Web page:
Thursday’s Supreme Court decision to uphold President Obama’s Affordable Care Act is a major victory for the Obama Administration.
But Randy Barnett, the Georgetown University Law Professor considered to be the libertarian architect of the challenge against the law was claiming victory too. The conversation between Barnett and Here & Now’s Deb Becker is excerpted below.
We understand that you’re claiming victory, too. Why is that?
It’s very weird. We won on the two major issues that we litigated in this case. One is that the individual mandate is beyond the power of Congress under the commerce clause. There were five votes; the majority of the court said we were right in every one of our arguments about the commerce clause power. Congress does not have the power to compel an individual to engage in commerce so that they may exercise it. We won on that issue. We also won on the issue of coercion of states. It’s unconstitutional to withhold Medicaid funding if the states don’t agree to expand their Medicaid coverage. That’s the first limit on the spending power that we’ve seen in decades. So we won on these two major issues, and then at the end of the day, the Affordable Care Act is upheld as a tax. The court rewrote the mandate as a tax and allowed it to be enforceable as a tax, so we lose on the outcome. It’s just very weird.
So what you’re saying is you had fought this on the individual mandate, whether the individual mandate could stand up under the commerce clause, and what they did was say its a tax.
Right. It’s a terrible disappointment, but the one way in which it is an improvement over finding a commerce power is something I’ve said all along. If it had been a commerce power, that means even though it was a money fine this time, in the future if you don’t do business with this company, Congress could put you in jail, which is how they enforce their commerce clause powers. In the future using the tax power, they’re limited to monetary sanctions like they have in this bill, which is that you give up a certain amount of money if you don’t get insurance. So it does limit the scope of what they can do and if its going to be a tax, you know taxes are unpopular and their is going to accountability in the future.
You are considering this a partial victory, what do you do from here?
It’s a victory for the commerce power. It’s a victory for limits on the commerce power. It means the Congress can’t use this power in the future, and as far as the Affordable Care Act goes, what happens next is what was going to happen anyway, and that is now the American people will decide if they approve of this tax that has been imposed upon them, at least according to the court. There was a reason the president didn’t call it a tax in the first place; taxes are pretty unpopular, and now there’s going to be a national election about whether this tax is acceptable. We already have one candidate running against it, and now we’ll have a vote on it.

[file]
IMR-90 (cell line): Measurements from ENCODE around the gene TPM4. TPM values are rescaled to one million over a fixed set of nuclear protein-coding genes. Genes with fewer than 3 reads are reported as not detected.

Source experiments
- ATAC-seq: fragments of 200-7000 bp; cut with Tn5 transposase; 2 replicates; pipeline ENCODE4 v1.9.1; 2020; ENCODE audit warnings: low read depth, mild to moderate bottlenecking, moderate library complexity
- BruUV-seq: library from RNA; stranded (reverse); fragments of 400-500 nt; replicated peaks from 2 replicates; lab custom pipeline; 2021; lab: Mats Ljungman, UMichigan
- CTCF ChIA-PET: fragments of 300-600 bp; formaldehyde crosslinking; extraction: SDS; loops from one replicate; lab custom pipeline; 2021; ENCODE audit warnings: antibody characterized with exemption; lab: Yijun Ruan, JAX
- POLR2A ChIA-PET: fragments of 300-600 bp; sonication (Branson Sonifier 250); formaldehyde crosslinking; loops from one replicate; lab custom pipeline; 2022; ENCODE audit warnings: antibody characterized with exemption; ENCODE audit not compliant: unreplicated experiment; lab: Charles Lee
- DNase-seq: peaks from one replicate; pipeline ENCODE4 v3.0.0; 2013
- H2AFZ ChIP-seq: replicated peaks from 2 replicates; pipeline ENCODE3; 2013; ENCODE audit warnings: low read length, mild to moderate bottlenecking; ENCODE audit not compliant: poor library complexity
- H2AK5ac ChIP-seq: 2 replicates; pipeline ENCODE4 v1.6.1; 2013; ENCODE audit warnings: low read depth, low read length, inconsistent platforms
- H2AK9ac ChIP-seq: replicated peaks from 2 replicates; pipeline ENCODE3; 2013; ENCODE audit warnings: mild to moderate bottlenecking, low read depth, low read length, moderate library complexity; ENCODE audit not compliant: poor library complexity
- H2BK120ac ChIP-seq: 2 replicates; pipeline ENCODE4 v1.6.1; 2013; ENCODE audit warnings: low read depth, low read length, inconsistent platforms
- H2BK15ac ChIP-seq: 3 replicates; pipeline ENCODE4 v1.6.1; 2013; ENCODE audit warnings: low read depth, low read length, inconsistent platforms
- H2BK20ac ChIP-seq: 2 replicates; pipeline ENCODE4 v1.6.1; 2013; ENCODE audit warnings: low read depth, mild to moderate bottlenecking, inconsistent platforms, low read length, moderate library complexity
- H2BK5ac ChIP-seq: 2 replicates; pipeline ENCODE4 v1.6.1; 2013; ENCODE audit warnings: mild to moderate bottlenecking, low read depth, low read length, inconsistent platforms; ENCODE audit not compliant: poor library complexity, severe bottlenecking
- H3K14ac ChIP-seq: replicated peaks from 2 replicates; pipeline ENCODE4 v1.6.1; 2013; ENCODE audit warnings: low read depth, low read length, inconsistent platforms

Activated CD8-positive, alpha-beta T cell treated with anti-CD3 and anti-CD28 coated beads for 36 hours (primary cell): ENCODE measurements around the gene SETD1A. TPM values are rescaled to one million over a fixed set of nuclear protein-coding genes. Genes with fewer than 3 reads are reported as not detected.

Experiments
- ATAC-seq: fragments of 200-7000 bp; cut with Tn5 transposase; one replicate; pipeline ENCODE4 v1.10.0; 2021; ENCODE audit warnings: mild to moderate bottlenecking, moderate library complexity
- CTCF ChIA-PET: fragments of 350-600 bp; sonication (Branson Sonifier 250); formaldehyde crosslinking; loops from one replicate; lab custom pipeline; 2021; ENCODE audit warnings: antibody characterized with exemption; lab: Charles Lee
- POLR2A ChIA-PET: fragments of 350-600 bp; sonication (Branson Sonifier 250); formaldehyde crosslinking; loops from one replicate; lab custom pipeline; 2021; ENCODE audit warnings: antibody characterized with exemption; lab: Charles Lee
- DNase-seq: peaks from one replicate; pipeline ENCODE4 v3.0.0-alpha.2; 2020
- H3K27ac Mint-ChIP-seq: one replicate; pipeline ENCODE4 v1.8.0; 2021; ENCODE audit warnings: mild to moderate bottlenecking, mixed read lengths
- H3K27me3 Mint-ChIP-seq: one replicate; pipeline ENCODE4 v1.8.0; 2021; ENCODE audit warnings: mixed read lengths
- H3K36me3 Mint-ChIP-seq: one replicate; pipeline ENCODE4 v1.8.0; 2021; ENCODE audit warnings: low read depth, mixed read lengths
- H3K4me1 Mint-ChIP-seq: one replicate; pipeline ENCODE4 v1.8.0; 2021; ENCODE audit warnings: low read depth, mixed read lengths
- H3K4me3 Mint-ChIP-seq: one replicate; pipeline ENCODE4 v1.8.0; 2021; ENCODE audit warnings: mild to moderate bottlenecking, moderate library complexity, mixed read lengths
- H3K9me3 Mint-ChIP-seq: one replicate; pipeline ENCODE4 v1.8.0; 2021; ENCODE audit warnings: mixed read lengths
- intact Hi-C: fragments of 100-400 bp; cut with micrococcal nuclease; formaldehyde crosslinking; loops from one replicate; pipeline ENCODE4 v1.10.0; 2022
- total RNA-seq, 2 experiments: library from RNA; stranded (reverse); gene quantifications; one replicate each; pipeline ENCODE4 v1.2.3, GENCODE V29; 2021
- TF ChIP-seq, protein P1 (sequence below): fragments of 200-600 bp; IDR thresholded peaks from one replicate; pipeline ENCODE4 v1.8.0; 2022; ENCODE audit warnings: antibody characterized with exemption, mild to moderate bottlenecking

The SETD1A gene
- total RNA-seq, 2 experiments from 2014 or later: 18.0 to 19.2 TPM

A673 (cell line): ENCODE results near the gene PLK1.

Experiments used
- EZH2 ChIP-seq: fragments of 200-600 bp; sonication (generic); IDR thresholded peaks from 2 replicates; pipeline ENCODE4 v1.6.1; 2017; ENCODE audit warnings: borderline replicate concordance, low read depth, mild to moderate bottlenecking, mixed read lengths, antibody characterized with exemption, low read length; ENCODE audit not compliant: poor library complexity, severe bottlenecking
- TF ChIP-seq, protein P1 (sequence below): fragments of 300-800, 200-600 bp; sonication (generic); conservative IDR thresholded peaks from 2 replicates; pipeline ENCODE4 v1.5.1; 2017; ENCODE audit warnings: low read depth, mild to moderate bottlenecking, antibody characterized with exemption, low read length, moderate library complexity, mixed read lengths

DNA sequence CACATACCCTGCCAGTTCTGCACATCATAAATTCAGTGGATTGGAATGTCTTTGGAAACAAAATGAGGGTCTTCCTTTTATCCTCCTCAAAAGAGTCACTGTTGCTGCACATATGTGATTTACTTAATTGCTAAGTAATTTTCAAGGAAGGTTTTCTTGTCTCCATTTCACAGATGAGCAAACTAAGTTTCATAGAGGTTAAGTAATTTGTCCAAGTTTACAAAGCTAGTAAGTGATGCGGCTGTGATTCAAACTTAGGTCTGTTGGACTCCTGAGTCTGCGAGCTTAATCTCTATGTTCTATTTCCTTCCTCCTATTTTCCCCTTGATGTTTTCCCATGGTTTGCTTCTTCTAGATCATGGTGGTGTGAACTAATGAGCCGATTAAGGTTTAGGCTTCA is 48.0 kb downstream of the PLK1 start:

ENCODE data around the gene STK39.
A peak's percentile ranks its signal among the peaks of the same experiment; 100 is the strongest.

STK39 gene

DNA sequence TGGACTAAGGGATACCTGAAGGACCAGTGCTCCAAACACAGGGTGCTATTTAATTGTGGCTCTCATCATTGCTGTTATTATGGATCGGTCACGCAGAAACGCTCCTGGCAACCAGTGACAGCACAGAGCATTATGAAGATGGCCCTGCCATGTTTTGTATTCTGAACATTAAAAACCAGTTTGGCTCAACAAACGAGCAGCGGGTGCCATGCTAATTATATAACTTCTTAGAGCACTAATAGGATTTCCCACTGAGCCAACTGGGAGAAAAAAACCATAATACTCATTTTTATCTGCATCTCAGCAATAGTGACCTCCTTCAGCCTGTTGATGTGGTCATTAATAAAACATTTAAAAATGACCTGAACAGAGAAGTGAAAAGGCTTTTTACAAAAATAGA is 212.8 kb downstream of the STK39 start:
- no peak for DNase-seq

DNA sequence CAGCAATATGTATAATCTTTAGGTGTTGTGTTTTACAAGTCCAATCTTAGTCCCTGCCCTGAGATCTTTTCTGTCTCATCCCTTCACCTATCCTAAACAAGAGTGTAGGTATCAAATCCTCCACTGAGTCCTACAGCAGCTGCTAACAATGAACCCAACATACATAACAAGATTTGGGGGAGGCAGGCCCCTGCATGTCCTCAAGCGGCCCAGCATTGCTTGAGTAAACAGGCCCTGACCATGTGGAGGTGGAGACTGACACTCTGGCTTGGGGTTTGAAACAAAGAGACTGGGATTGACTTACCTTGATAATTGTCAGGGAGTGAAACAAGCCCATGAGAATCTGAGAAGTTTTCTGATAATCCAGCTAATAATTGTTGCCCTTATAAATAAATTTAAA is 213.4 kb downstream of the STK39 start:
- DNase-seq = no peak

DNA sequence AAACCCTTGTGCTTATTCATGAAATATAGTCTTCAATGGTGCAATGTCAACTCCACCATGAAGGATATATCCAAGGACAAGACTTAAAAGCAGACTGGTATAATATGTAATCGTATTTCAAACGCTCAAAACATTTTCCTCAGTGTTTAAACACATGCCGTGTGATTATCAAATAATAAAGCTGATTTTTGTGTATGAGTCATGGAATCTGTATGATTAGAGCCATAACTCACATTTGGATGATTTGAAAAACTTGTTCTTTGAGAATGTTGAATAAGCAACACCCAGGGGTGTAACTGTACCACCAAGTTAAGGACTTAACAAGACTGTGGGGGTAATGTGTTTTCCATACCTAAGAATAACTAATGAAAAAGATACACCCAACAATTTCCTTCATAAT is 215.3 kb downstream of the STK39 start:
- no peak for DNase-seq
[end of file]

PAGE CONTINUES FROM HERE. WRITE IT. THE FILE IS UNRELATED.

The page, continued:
A New York Times story about your role in all of this quoted some of your critics who said that your arguments were made up out of all whole cloth. What do you think now that this has gotten to the point that it has?
Every one of the arguments that I made was accepted by the court today. I didn’t say that much about the tax power going along, except for the fact that you’d have to rewrite the bill to get there, but every argument I made about the commerce clause was affirmed by Chief Justice Roberts in his opinion for the majority today. So that’s the reason why they say this kind of like “kissing your sister” or something; I’m not sure what the right metaphor. To win all your arguments and then lose on the outcome is a very strange result. It is a big day for the Obama administration, there’s no question about that, but its also a big day for limited government. It is now the law of the land that the individual mandate is outside the power of Congress to enact under the commerce clause.
Jeremy Hobson joins Robin Young as co-host of Here & Now in its new 2-hour format, from WBUR and NPR.
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